Be Prepared With a Ready Script!
I Have Always Subscribed To The Boy Scout Motto: “Be Prepared.”
The purpose of this series is to discuss and study the key risks inherent in the motion picture business. By contemplating, planning for and planning against these risks at the beginning of the development process, and all the way through execution, you and your film can be better prepared at each juncture. This could be likened to reading about and supplying yourself for potential bear or cougar confrontations on a back-country trail. That kind of preparation can save your life, and the lives of those around you.
The First Key Risk in Making a Film
A Quality Script
What this particular piece is NOT about is how to write a damn good script (nod to my old friend, James Frey, author of How to Write a Damn Good Novel). I am assuming you have written a script, or acquired one that you feel is ready, or moving toward being ready to shoot. Nor is this piece for those who are just looking to sell their script off. This is for filmmakers who are pursuing their film all the way to the box office and beyond. And just so you know, if you are pursuing your film all the way through production, you better be planning to pursue it all the way to the box office and beyond.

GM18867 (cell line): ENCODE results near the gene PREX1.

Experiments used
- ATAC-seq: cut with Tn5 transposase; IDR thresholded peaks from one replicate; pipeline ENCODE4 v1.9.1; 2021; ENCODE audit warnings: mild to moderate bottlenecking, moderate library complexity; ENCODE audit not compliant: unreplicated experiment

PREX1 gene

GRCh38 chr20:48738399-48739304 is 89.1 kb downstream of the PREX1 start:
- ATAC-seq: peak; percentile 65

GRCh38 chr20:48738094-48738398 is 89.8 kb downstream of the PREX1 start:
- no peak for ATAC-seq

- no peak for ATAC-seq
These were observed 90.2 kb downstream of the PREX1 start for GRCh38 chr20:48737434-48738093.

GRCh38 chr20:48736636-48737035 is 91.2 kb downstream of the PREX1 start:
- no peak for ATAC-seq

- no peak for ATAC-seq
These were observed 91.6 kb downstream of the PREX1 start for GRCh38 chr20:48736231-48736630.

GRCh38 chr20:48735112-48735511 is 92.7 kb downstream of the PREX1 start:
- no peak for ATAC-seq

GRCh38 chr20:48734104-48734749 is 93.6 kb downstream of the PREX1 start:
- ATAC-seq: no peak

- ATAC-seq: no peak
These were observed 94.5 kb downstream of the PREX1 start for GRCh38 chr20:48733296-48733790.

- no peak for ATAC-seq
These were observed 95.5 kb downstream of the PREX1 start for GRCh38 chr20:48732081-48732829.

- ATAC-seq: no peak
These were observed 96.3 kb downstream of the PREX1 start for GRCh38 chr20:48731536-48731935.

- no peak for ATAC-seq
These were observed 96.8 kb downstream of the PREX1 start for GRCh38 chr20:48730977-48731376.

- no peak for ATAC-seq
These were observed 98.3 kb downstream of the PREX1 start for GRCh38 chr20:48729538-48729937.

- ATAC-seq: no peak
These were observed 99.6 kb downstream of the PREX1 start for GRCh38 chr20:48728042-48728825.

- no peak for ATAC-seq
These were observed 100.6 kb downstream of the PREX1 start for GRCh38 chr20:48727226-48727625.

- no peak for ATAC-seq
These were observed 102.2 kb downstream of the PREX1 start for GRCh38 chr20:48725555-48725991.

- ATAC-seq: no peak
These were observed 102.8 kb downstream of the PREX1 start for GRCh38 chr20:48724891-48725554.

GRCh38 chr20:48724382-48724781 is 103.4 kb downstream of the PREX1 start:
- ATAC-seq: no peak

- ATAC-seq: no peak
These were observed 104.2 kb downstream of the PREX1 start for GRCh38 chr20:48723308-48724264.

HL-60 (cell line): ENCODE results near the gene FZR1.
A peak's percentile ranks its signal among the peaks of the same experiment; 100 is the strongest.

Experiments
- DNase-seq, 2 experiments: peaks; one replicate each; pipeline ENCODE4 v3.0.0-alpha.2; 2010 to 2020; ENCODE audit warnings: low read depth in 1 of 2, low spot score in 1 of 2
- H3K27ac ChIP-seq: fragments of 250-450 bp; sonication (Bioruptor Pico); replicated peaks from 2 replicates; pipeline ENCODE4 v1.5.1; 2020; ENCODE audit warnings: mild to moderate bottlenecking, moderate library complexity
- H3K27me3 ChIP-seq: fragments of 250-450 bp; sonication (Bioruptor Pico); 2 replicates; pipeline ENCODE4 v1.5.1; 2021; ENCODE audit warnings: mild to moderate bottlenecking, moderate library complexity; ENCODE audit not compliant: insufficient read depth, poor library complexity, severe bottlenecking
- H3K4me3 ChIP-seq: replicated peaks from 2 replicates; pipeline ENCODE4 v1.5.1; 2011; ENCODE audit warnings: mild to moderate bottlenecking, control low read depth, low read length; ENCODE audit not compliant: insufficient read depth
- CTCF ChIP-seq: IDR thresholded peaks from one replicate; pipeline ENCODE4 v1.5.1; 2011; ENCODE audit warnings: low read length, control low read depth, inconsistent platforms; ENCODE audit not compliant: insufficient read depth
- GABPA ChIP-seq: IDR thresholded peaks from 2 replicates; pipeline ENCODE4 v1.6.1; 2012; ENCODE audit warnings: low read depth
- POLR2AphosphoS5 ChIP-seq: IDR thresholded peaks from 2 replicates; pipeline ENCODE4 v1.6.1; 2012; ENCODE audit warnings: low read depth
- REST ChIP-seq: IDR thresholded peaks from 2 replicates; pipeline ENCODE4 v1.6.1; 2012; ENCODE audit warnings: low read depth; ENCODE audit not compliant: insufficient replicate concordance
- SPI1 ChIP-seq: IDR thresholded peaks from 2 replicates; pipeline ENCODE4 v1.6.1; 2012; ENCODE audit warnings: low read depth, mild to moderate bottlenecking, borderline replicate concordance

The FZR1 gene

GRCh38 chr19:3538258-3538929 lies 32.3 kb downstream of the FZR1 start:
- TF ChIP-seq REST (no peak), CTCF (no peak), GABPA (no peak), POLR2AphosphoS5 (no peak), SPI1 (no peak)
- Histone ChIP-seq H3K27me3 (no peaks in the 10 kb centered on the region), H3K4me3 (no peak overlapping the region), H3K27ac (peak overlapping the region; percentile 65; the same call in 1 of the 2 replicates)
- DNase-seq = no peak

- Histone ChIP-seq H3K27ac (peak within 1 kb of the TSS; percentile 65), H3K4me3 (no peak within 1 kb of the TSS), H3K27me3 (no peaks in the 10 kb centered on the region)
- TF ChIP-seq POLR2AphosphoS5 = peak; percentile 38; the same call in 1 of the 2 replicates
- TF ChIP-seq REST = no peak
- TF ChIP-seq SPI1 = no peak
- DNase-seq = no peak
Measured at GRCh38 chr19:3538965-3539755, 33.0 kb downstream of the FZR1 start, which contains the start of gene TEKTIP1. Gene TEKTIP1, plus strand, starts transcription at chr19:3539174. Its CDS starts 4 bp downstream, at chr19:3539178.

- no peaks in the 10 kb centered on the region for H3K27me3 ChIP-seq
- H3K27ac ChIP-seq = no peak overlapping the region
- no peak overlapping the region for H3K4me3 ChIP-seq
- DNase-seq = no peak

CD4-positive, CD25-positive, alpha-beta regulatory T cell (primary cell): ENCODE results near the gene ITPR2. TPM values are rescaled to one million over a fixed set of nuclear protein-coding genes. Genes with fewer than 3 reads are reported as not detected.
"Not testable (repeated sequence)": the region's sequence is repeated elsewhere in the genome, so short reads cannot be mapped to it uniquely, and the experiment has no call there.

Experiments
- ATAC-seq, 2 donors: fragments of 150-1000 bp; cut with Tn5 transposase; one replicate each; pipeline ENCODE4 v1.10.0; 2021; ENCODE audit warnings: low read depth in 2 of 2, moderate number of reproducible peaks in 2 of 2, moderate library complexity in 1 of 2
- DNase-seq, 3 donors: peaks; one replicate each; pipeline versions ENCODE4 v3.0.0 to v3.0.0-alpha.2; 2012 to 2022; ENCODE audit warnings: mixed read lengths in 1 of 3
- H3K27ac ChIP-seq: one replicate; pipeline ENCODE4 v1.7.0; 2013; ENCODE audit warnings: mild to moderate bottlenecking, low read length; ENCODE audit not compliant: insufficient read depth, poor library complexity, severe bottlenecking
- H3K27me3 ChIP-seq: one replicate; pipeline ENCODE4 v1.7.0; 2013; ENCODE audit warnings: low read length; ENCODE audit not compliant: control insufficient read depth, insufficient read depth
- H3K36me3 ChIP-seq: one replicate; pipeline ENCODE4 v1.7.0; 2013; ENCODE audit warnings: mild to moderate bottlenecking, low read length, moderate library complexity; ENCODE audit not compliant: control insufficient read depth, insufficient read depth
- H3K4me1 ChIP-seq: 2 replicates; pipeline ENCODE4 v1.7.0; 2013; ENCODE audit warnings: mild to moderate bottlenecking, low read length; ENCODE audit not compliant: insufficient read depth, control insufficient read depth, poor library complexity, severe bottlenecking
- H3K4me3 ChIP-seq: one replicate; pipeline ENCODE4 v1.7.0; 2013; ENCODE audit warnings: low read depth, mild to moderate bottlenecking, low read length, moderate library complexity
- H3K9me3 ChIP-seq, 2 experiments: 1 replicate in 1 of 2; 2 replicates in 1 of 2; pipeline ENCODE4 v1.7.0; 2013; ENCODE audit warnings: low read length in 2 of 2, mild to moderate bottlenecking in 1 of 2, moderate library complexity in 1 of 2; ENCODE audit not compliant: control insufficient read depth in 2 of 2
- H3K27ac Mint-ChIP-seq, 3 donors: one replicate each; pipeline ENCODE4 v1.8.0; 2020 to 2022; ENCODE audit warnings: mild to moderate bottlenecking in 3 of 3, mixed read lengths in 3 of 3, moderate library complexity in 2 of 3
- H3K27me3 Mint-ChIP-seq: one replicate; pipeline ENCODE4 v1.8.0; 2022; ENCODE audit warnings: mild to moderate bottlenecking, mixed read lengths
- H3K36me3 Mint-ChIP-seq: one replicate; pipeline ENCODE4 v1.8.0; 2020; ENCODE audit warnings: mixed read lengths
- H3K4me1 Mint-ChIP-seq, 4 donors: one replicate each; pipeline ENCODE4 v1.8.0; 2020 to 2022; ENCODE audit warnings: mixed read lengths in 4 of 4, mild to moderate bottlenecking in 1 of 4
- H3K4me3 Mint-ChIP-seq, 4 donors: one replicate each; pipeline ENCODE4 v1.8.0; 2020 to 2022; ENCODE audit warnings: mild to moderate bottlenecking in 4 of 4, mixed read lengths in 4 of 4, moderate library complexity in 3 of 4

Are You Self-Delusional or Visionary?
The self-delusion/visionary divide is the first chasm one confronts with a movie script. Are you full of it, or are you the one who can see more clearly than many or even all of those around you? To inoculate yourself against this kind of “Disaster Artist” situation, you might find the best and smartest and some of the most middle of the road people you can find and check out what their reaction is to your story and script (knowing that a script is a rare breed of writing some folks just may not “get.”). Test your own vision against the world in a risk-reducing way. Find anyone in the industry, particularly actors, who are used to making people’s words come out of their mouth in a believable way, and see if they can do that with your material. Can the lines be delivered meaningfully? Find directors and see what their take is. Ask producers how they see it. Everything is to be taken with an eye to learning more about how the vision in your head translates to others through the scenario that has been crafted, and refining that scenario until it accomplishes your vision as well as it can. Every great project needs to be tested before submission to the world. Some of the things you learn may surprise you, scare you, or cause you to confront fears, your ego, and more. If you seek out honest, sincere aides, you will be fine.